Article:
Islamabad | A major initiative by cash- strapped Pakistan government to attract businesses to pay taxes has received lukewarm response as only 3,000 traders paid-up for the scheme against the target of 1 million new tax-payers.
The tax amnesty scheme which will expire today was launched on February 1 after parliament approved the Voluntary Tax Compliance Scheme, and the government offered the traders to legalise up to Rs 50 million worth of hidden working capital by paying 1 per cent of the declared amount in tax.
Finance Minister Ishaq Dar said after launch of the scheme that he would bring at least 1 million of them in the tax net. The Express Tribune reported that as the scheme ends today, only 3,205 people have availed it, paying a paltry sum of Rs 318 million along with tax returns. Today is the last day for filing the income tax returns by individuals and companies for the tax year 2015, a process that should have been closed on September 30 last year.
So far, the government has given six extensions in the date for filing the tax returns and the seventh one is on the cards. Despite six extensions, only 9,24,000 people have filed the returns, including the traders, a figure which is 122,000 less than the previous year. The number of tax return filers for the tax year 2014 stood at 1.047 million and (now) it is 923,346 for tax year 2015, Finance and Revenue Minister Ishaq Dar stated in a written reply to the Senate last week.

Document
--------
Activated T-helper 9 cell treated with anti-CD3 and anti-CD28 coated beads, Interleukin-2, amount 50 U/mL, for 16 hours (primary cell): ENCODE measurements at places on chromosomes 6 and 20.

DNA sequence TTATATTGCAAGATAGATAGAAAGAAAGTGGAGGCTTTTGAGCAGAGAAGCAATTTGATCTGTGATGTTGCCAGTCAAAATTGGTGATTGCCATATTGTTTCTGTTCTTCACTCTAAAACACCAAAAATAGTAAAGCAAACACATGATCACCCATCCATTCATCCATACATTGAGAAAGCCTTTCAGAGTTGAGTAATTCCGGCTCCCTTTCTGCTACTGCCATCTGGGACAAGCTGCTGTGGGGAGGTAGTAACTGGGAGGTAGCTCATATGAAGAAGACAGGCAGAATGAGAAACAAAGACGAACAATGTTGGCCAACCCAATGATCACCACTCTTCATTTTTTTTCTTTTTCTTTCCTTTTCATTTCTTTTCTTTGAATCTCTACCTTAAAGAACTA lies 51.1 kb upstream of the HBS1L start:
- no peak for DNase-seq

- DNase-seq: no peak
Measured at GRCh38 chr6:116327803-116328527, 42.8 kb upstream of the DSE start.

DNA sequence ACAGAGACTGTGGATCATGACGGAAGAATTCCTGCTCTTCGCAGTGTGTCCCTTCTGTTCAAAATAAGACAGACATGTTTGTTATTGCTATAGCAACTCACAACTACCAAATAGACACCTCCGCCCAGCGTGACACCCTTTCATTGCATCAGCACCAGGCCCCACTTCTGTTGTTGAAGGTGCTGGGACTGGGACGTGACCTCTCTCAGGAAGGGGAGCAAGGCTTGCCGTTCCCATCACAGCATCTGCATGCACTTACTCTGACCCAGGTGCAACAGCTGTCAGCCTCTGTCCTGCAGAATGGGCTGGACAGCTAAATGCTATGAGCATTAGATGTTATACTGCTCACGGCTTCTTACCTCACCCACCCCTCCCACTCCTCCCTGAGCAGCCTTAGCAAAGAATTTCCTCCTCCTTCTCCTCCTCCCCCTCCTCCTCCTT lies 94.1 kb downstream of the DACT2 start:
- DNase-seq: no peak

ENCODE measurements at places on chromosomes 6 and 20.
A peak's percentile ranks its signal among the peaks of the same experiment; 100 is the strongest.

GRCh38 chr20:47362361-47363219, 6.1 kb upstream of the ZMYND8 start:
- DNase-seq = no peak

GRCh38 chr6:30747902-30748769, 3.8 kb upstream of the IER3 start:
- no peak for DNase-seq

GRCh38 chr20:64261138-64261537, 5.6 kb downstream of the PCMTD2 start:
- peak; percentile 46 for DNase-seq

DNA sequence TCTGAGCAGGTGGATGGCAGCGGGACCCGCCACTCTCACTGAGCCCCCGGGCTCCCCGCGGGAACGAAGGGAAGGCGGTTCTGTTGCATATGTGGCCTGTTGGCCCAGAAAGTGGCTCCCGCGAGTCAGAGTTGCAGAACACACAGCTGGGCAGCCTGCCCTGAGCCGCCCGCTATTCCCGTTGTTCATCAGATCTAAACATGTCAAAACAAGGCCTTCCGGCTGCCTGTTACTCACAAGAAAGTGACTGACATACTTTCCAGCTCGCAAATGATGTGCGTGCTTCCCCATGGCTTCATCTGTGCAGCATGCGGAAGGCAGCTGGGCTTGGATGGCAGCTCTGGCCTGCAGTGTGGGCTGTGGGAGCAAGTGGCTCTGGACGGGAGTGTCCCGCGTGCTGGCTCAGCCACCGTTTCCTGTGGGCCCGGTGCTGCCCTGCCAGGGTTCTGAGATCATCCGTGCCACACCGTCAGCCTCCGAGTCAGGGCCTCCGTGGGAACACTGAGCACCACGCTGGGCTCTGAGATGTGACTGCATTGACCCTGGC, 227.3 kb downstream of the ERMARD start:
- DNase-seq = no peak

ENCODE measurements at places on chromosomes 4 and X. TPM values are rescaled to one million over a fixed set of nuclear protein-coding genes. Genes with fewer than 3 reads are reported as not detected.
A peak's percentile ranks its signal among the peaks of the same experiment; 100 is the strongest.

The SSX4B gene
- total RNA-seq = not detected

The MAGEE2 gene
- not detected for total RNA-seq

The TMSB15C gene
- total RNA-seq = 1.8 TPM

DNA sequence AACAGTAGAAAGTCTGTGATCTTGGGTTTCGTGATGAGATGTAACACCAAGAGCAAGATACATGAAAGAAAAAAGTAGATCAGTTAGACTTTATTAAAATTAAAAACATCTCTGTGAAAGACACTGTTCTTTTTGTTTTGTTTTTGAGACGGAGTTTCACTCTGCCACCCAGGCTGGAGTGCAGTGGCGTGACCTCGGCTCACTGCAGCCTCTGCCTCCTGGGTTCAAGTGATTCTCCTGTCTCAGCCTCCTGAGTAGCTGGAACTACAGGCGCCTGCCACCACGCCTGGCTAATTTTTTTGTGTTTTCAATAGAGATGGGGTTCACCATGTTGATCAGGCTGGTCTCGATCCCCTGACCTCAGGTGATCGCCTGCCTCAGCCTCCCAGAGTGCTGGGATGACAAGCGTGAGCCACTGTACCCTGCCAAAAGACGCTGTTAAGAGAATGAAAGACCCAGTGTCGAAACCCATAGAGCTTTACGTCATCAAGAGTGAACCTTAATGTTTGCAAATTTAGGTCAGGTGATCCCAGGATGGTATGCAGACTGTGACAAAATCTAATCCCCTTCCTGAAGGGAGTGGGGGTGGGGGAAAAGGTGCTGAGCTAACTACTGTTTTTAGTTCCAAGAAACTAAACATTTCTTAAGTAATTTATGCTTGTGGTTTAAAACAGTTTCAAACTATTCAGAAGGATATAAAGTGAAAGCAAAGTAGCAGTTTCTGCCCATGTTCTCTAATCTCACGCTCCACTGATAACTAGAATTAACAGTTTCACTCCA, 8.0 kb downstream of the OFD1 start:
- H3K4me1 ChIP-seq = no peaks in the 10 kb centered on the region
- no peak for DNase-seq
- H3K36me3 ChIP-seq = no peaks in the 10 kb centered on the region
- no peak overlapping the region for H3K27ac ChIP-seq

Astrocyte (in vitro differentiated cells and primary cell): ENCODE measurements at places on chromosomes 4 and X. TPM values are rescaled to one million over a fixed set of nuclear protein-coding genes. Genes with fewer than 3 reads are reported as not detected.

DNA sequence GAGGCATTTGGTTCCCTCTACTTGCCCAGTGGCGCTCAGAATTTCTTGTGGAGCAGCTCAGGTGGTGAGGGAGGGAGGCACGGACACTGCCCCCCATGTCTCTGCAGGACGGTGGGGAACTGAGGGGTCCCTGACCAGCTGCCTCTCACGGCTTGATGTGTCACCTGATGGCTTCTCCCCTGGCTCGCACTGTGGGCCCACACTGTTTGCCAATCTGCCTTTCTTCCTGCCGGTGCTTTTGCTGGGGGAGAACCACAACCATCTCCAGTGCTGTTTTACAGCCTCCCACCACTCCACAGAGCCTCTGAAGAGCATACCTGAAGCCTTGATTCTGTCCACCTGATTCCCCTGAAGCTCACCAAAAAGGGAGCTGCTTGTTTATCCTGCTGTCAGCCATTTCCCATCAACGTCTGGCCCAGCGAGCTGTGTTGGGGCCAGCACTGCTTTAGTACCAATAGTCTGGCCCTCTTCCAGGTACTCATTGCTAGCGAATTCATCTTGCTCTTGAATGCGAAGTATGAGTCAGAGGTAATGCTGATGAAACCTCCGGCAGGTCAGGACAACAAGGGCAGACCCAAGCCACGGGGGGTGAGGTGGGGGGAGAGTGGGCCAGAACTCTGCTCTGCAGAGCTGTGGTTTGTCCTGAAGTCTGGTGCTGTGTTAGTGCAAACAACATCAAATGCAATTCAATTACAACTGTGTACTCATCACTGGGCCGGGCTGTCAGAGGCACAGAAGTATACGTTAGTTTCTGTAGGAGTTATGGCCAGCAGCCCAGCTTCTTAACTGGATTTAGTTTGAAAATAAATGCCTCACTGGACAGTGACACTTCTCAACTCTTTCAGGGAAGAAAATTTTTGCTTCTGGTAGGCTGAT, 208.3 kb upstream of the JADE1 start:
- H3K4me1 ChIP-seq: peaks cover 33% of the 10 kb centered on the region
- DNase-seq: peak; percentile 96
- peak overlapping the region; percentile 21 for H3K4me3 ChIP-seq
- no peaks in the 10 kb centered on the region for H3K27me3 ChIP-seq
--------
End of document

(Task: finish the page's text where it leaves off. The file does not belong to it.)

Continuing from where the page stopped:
Sources in the Federal Board of Revenue (FBR) say that a strong political will is required to take coercive measures against the tax evaders. They said the tax machinery could not do much as long as the government is in a compromising mood. It is believed that current Pakistan Muslim League-Nawaz (PML-N) government hugely relies on the vote back of about 2.8 million traders who are doing business but are reluctant to pay taxes.
In the current fiscal year’s budget, the government had levied 0.6 per cent tax on all banking transactions above Rs 50,000 carried out by non-tax filers, which became the base for negotiating an amnesty with the traders.
Later on, it reduced the rate to 0.3 per cent, which Dar increased to 0.4 per cent on February 29 while extending the date for filing the returns. The FBR is proposing the government to restore the rate back to 0.6 per cent, as a lower rate is giving a wrong message to the traders that the authorities were not serious about broadening the tax base.
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